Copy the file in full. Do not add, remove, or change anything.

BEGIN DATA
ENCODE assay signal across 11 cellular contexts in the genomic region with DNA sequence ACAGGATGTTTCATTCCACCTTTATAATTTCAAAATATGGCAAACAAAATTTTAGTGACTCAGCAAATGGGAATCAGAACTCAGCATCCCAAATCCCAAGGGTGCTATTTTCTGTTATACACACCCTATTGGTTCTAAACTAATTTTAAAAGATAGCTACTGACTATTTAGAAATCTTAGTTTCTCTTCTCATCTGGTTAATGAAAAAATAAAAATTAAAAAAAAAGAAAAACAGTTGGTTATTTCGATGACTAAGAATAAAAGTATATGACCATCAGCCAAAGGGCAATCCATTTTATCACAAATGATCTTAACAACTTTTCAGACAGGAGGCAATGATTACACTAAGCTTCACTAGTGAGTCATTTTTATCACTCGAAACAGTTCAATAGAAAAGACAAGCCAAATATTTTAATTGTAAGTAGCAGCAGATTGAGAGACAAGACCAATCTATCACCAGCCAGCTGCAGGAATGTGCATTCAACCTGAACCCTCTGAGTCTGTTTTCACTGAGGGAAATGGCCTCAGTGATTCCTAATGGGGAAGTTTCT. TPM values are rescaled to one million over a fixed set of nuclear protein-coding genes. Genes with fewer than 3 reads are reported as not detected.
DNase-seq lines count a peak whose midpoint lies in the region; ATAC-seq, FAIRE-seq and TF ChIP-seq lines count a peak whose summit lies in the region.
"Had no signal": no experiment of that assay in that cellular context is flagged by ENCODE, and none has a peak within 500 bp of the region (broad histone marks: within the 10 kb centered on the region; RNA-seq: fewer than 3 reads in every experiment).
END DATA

ENCODE assay signal across 11 cellular contexts in the genomic region with DNA sequence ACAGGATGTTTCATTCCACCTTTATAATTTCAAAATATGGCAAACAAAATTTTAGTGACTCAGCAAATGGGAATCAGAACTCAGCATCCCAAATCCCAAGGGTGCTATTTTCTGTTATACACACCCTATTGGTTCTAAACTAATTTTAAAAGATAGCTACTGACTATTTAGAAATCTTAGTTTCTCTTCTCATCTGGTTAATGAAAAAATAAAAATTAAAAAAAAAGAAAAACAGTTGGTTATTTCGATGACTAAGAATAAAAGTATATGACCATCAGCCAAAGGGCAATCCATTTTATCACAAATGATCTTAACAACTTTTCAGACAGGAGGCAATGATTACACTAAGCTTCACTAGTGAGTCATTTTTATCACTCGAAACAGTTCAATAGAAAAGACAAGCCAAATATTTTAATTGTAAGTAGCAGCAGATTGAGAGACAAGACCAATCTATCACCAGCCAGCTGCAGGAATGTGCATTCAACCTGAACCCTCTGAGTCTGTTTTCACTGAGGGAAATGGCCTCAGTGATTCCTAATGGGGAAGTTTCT. TPM values are rescaled to one million over a fixed set of nuclear protein-coding genes. Genes with fewer than 3 reads are reported as not detected.
DNase-seq lines count a peak whose midpoint lies in the region; ATAC-seq, FAIRE-seq and TF ChIP-seq lines count a peak whose summit lies in the region.
"Had no signal": no experiment of that assay in that cellular context is flagged by ENCODE, and none has a peak within 500 bp of the region (broad histone marks: within the 10 kb centered on the region; RNA-seq: fewer than 3 reads in every experiment).